In LASIK, PRK, and similar procedures, laser energy reshapes the curvature of the eye’s clear front surface (cornea) to alter the way light rays enter the eye. Artificial lenses surgically inserted into the eye also can refocus light rays to sharpen vision.

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Refractive surgery is the term used to describe surgical procedures that correct common vision problems (nearsightedness, farsightedness, astigmatism and presbyopia) to reduce your dependence on prescription eyeglasses and/or contact lenses.

Currently, a laser procedure called LASIK (LAY-sik) is the most popular refractive surgery performed in the United States. But there are other types of refractive surgery — including other laser procedures and intraocular lens (IOL) procedures — that might be an even better choice for you, depending on your needs.

The articles below will help you learn more about your surgical options so you can better discuss them with your eye doctor if you are interested in elective vision correction surgery.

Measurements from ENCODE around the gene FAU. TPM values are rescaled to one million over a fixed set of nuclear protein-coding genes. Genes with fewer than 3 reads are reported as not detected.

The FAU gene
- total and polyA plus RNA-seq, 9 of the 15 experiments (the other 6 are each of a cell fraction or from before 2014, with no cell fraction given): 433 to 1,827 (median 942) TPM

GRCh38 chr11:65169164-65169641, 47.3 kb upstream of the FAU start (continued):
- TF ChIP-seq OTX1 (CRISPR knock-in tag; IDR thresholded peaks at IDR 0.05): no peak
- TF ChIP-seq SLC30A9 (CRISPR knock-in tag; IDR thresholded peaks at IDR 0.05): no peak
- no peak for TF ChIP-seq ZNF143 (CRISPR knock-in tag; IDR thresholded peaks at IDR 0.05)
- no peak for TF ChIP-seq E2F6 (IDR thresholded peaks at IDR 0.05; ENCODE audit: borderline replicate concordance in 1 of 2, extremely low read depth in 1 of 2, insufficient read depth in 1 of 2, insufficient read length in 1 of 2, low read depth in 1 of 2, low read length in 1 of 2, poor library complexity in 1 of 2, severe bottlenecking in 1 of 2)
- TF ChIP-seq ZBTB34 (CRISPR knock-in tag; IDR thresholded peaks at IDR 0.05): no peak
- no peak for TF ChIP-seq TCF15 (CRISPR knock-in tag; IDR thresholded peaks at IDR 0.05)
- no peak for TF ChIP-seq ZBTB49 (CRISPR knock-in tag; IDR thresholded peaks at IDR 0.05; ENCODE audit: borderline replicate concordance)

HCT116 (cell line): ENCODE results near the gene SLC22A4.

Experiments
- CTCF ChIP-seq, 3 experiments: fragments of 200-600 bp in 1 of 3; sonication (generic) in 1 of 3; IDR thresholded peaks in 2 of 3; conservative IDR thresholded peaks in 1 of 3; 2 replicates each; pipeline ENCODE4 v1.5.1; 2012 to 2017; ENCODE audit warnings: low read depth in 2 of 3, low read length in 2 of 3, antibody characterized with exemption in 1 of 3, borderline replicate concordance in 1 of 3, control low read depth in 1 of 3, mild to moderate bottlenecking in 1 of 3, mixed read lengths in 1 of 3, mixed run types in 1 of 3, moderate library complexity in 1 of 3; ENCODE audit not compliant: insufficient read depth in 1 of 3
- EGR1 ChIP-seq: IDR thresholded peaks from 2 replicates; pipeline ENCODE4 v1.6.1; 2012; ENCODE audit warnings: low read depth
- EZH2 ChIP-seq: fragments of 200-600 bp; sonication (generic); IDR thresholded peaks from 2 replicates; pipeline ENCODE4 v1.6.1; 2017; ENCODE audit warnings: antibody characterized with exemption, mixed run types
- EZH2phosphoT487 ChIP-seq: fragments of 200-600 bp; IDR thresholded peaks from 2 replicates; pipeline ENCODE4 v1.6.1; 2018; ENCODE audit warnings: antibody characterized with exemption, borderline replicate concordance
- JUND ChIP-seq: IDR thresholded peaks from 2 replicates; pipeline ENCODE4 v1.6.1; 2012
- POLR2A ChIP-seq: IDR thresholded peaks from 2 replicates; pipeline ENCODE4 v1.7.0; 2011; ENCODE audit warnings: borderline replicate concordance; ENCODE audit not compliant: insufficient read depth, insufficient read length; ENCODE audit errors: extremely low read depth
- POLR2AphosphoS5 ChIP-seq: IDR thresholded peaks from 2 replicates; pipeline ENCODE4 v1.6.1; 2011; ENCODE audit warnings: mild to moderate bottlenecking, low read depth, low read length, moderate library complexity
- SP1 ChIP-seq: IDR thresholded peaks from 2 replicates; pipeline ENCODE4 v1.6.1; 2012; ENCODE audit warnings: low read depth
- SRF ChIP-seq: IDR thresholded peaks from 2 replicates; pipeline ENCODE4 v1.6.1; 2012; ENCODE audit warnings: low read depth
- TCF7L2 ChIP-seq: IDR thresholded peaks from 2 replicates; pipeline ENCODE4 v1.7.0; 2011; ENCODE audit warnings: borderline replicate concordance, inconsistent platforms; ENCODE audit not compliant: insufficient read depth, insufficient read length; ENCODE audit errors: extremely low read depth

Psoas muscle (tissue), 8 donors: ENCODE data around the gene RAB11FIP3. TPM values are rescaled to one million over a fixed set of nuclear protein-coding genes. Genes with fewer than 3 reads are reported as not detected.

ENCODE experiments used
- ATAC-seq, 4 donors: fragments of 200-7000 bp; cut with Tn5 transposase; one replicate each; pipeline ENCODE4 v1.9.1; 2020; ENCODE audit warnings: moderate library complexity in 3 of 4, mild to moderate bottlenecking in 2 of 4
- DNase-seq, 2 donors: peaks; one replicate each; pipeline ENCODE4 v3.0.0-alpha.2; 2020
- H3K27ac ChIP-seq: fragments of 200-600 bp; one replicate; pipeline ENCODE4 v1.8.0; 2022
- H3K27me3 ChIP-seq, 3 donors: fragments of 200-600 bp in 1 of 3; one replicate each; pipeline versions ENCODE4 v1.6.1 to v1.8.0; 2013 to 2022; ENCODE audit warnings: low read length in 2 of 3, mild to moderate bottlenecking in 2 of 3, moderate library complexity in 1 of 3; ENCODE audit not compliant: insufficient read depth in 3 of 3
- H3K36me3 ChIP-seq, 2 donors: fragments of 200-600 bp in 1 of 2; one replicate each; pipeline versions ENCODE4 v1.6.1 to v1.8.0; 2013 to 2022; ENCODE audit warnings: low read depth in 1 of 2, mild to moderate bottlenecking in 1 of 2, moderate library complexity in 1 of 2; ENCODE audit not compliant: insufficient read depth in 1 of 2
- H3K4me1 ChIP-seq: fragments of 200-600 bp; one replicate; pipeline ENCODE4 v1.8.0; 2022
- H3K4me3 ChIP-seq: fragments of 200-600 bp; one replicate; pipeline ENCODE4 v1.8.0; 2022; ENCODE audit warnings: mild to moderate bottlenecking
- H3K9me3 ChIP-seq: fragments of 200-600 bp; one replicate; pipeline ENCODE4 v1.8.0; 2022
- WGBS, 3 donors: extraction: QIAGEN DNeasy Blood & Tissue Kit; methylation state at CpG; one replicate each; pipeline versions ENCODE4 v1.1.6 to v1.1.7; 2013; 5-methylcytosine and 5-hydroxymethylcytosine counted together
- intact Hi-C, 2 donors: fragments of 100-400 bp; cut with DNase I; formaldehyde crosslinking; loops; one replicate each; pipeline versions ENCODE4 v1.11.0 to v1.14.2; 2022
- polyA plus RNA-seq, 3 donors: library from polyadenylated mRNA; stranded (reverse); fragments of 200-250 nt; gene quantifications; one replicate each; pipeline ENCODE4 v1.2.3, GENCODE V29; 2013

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LASIK – Criteria for Success

A successful LASIK procedure is determined largely by whether you meet certain patient criteria and if laser eye surgery is right for you.

LASIK and PRK outcomes are almost always favorable; however, not everyone is a good candidate for vision correction surgery.

The following laser eye surgery checklist is a good start to help you determine if LASIK or PRK is right for you.

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LASIK Risks and Complications

LASIK and other types of laser eye surgery, such as PRK and LASEK, have excellent safety profiles and very high success rates. They are designed to treat myopia (nearsightedness), hyperopia (farsightedness) and astigmatism, and can allow you to live without glasses or contacts.

Sight-threatening complications such as significant loss of vision from LASIK surgery are extremely rare, and many side effects and laser eye surgery complications can be resolved with additional surgery or medical treatment.